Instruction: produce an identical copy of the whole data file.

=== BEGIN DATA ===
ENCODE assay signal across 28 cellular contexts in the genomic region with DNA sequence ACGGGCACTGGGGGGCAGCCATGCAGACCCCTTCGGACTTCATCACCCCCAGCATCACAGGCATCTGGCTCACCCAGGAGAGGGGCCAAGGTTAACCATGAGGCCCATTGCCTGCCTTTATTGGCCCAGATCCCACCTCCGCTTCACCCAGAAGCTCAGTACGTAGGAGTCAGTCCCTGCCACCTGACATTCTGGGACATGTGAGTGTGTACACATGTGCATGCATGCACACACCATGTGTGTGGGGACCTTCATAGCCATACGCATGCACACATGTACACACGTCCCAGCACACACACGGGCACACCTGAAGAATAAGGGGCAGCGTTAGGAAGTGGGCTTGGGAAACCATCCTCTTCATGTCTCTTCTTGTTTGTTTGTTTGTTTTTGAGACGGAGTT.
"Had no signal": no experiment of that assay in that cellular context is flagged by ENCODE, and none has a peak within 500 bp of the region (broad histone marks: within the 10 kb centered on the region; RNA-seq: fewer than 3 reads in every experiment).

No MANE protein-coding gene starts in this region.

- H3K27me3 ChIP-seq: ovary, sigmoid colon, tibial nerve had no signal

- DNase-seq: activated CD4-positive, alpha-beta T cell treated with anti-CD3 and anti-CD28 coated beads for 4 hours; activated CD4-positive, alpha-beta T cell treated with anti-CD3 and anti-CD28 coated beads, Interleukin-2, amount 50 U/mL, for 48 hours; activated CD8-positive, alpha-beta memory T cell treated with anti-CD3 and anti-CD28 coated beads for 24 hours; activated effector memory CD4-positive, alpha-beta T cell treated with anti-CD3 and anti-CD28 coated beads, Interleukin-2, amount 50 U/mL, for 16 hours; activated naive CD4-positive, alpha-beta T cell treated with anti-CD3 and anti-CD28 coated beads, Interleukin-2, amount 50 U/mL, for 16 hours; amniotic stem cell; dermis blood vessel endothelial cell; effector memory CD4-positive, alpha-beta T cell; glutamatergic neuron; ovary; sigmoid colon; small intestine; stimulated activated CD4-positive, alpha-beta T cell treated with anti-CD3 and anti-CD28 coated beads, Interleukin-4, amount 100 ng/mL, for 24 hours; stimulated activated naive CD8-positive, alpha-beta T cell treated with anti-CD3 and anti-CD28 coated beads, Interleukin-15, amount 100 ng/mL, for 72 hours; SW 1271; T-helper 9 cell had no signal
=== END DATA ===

ENCODE assay signal across 28 cellular contexts in the genomic region with DNA sequence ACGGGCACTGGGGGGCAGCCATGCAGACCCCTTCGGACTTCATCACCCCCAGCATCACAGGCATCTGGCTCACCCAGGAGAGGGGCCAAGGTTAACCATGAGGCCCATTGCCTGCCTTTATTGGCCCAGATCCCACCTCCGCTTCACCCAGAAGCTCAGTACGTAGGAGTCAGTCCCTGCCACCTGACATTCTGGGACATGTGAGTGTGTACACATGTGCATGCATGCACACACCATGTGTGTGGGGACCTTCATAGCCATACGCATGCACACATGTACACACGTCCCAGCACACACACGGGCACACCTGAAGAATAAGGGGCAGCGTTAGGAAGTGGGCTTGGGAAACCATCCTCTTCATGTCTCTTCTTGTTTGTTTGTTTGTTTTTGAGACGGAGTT.
"Had no signal": no experiment of that assay in that cellular context is flagged by ENCODE, and none has a peak within 500 bp of the region (broad histone marks: within the 10 kb centered on the region; RNA-seq: fewer than 3 reads in every experiment).

No MANE protein-coding gene starts in this region.

- H3K27me3 ChIP-seq: ovary, sigmoid colon, tibial nerve had no signal

- DNase-seq: activated CD4-positive, alpha-beta T cell treated with anti-CD3 and anti-CD28 coated beads for 4 hours; activated CD4-positive, alpha-beta T cell treated with anti-CD3 and anti-CD28 coated beads, Interleukin-2, amount 50 U/mL, for 48 hours; activated CD8-positive, alpha-beta memory T cell treated with anti-CD3 and anti-CD28 coated beads for 24 hours; activated effector memory CD4-positive, alpha-beta T cell treated with anti-CD3 and anti-CD28 coated beads, Interleukin-2, amount 50 U/mL, for 16 hours; activated naive CD4-positive, alpha-beta T cell treated with anti-CD3 and anti-CD28 coated beads, Interleukin-2, amount 50 U/mL, for 16 hours; amniotic stem cell; dermis blood vessel endothelial cell; effector memory CD4-positive, alpha-beta T cell; glutamatergic neuron; ovary; sigmoid colon; small intestine; stimulated activated CD4-positive, alpha-beta T cell treated with anti-CD3 and anti-CD28 coated beads, Interleukin-4, amount 100 ng/mL, for 24 hours; stimulated activated naive CD8-positive, alpha-beta T cell treated with anti-CD3 and anti-CD28 coated beads, Interleukin-15, amount 100 ng/mL, for 72 hours; SW 1271; T-helper 9 cell had no signal